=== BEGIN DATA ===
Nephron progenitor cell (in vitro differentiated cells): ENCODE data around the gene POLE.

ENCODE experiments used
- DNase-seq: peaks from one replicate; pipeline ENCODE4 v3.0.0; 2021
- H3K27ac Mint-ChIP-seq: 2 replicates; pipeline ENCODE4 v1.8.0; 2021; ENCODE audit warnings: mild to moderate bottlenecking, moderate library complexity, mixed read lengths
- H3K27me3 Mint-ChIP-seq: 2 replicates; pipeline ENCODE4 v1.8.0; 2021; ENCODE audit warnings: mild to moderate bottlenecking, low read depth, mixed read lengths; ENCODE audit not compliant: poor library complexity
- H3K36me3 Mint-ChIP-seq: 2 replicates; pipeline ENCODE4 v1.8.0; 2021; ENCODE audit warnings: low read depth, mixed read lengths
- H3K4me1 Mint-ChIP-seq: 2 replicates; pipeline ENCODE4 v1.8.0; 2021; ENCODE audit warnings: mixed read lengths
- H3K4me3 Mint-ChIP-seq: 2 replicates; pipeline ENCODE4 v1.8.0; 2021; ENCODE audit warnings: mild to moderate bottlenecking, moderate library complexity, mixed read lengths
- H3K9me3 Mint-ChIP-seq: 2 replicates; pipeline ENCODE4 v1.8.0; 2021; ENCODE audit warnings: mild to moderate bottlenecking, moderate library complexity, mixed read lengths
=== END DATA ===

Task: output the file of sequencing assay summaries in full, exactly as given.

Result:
Nephron progenitor cell (in vitro differentiated cells): ENCODE data around the gene POLE.

ENCODE experiments used
- DNase-seq: peaks from one replicate; pipeline ENCODE4 v3.0.0; 2021
- H3K27ac Mint-ChIP-seq: 2 replicates; pipeline ENCODE4 v1.8.0; 2021; ENCODE audit warnings: mild to moderate bottlenecking, moderate library complexity, mixed read lengths
- H3K27me3 Mint-ChIP-seq: 2 replicates; pipeline ENCODE4 v1.8.0; 2021; ENCODE audit warnings: mild to moderate bottlenecking, low read depth, mixed read lengths; ENCODE audit not compliant: poor library complexity
- H3K36me3 Mint-ChIP-seq: 2 replicates; pipeline ENCODE4 v1.8.0; 2021; ENCODE audit warnings: low read depth, mixed read lengths
- H3K4me1 Mint-ChIP-seq: 2 replicates; pipeline ENCODE4 v1.8.0; 2021; ENCODE audit warnings: mixed read lengths
- H3K4me3 Mint-ChIP-seq: 2 replicates; pipeline ENCODE4 v1.8.0; 2021; ENCODE audit warnings: mild to moderate bottlenecking, moderate library complexity, mixed read lengths
- H3K9me3 Mint-ChIP-seq: 2 replicates; pipeline ENCODE4 v1.8.0; 2021; ENCODE audit warnings: mild to moderate bottlenecking, moderate library complexity, mixed read lengths